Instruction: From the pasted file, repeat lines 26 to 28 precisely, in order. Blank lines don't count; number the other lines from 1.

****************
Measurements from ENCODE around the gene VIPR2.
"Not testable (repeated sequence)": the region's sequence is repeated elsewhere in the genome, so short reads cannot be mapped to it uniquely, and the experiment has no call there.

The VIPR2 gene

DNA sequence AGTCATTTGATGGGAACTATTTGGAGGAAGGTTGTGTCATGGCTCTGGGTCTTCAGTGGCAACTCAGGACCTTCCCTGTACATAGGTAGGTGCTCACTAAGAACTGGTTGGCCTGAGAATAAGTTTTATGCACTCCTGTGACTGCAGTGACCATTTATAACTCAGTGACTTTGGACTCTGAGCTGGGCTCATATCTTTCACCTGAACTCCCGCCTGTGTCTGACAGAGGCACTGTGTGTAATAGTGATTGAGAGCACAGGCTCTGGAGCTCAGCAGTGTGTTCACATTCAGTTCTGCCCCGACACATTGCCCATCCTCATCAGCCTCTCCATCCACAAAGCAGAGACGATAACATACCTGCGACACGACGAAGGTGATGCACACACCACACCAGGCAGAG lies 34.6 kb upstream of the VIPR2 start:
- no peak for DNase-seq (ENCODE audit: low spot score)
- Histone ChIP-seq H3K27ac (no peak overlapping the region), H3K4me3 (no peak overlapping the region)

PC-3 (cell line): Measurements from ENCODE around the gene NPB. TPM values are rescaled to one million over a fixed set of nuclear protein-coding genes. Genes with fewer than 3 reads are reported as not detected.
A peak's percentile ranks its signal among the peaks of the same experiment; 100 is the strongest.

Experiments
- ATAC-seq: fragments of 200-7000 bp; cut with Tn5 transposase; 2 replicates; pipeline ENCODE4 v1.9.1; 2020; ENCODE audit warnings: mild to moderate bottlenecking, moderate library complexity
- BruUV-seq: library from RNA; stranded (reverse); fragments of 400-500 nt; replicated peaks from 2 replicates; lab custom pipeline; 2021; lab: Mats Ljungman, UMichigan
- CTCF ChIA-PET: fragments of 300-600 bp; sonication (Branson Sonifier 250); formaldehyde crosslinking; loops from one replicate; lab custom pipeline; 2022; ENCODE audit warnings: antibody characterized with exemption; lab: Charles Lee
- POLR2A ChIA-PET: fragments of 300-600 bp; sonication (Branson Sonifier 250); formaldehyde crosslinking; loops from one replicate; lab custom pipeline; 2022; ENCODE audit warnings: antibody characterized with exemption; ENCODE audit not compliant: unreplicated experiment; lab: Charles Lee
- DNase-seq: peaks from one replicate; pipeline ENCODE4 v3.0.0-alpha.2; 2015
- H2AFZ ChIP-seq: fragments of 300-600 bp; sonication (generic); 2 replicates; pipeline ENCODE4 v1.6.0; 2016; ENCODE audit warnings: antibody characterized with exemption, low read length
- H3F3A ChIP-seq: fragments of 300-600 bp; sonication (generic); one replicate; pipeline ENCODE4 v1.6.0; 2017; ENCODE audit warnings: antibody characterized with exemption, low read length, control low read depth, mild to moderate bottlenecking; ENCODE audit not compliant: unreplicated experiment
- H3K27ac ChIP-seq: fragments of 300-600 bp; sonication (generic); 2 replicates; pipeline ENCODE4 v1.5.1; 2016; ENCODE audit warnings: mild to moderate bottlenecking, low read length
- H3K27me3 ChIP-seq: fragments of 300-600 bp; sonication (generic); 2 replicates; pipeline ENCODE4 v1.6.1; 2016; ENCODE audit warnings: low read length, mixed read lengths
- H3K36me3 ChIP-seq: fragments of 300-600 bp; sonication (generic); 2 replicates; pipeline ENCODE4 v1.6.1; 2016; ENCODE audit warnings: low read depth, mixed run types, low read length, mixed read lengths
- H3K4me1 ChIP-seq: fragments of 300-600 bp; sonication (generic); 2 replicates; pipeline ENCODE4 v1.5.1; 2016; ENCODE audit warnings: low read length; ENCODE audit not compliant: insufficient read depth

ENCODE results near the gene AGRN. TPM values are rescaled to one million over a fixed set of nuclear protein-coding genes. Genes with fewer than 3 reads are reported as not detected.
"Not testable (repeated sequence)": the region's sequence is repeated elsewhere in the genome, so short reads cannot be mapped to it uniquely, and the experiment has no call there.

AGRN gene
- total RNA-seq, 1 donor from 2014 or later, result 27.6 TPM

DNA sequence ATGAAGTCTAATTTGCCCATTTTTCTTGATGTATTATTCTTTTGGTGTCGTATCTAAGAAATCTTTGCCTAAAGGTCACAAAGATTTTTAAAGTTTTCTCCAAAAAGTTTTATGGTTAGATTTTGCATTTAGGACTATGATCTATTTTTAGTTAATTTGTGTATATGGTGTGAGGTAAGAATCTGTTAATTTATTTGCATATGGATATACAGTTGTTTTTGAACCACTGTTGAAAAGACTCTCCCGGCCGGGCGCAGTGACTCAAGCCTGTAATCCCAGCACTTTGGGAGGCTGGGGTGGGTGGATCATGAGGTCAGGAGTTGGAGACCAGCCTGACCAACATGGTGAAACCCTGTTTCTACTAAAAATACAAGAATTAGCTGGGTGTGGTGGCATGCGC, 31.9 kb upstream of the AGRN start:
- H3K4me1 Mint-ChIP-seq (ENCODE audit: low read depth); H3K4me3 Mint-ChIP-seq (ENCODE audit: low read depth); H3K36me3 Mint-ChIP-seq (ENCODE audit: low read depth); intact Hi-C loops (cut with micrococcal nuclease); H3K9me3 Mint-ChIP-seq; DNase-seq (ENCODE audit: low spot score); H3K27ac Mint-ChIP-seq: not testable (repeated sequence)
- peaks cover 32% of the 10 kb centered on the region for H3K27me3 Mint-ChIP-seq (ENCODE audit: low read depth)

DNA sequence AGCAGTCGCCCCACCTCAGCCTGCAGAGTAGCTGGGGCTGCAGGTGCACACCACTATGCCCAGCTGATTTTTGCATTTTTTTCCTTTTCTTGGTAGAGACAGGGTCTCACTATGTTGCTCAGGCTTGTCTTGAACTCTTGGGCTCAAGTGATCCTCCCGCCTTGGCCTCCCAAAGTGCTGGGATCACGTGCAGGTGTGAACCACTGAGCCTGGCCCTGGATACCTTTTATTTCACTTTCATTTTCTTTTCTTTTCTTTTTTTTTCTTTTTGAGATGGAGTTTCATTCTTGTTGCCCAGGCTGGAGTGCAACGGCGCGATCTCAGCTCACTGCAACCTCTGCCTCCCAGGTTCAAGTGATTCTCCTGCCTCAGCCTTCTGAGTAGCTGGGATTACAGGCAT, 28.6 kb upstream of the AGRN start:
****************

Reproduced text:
- H3K4me1 Mint-ChIP-seq (ENCODE audit: low read depth); H3K4me3 Mint-ChIP-seq (ENCODE audit: low read depth); H3K36me3 Mint-ChIP-seq (ENCODE audit: low read depth); intact Hi-C loops (cut with micrococcal nuclease); H3K9me3 Mint-ChIP-seq; DNase-seq (ENCODE audit: low spot score); H3K27ac Mint-ChIP-seq: not testable (repeated sequence)
- peaks cover 32% of the 10 kb centered on the region for H3K27me3 Mint-ChIP-seq (ENCODE audit: low read depth)

DNA sequence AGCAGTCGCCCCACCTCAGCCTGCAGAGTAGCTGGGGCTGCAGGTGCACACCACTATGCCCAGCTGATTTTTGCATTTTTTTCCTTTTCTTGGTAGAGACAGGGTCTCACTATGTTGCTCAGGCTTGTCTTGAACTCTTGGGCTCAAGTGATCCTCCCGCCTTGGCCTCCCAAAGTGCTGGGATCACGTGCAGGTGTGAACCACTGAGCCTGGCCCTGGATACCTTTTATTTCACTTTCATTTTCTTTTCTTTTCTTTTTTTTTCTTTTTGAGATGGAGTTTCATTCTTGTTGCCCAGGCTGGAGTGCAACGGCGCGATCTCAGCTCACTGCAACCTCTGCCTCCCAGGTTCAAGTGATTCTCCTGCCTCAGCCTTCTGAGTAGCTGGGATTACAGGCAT, 28.6 kb upstream of the AGRN start: